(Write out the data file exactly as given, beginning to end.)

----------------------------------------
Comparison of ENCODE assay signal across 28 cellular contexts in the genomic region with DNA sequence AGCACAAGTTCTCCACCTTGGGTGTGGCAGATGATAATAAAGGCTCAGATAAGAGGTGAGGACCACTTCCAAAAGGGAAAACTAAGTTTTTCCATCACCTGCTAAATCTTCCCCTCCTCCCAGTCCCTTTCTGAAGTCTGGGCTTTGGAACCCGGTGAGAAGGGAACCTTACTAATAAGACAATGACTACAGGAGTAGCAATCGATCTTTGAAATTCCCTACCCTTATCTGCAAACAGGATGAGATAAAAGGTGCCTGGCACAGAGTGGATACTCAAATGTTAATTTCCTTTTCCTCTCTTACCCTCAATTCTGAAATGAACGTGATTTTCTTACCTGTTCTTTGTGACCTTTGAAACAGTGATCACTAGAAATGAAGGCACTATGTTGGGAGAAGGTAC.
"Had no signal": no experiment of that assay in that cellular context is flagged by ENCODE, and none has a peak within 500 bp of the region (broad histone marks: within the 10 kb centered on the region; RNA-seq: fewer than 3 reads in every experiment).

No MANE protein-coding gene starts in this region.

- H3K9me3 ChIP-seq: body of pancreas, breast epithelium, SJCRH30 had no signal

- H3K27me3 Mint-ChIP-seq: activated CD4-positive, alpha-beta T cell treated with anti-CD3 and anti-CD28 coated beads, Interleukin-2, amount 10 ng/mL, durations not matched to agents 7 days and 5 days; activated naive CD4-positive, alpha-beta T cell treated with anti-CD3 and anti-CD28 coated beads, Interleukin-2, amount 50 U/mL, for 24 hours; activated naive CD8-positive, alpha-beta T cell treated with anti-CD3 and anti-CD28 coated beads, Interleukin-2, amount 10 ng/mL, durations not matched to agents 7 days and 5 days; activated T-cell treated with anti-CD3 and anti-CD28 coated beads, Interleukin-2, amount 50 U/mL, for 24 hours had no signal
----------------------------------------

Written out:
Comparison of ENCODE assay signal across 28 cellular contexts in the genomic region with DNA sequence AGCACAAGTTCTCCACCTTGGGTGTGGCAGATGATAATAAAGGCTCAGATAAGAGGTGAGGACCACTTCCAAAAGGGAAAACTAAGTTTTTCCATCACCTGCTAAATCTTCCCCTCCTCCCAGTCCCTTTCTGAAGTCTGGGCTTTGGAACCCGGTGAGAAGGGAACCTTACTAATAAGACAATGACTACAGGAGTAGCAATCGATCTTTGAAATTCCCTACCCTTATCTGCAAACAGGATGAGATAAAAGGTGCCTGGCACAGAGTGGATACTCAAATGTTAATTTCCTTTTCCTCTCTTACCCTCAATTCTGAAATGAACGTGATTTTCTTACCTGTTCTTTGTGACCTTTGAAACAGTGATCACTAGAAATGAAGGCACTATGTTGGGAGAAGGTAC.
"Had no signal": no experiment of that assay in that cellular context is flagged by ENCODE, and none has a peak within 500 bp of the region (broad histone marks: within the 10 kb centered on the region; RNA-seq: fewer than 3 reads in every experiment).

No MANE protein-coding gene starts in this region.

- H3K9me3 ChIP-seq: body of pancreas, breast epithelium, SJCRH30 had no signal

- H3K27me3 Mint-ChIP-seq: activated CD4-positive, alpha-beta T cell treated with anti-CD3 and anti-CD28 coated beads, Interleukin-2, amount 10 ng/mL, durations not matched to agents 7 days and 5 days; activated naive CD4-positive, alpha-beta T cell treated with anti-CD3 and anti-CD28 coated beads, Interleukin-2, amount 50 U/mL, for 24 hours; activated naive CD8-positive, alpha-beta T cell treated with anti-CD3 and anti-CD28 coated beads, Interleukin-2, amount 10 ng/mL, durations not matched to agents 7 days and 5 days; activated T-cell treated with anti-CD3 and anti-CD28 coated beads, Interleukin-2, amount 50 U/mL, for 24 hours had no signal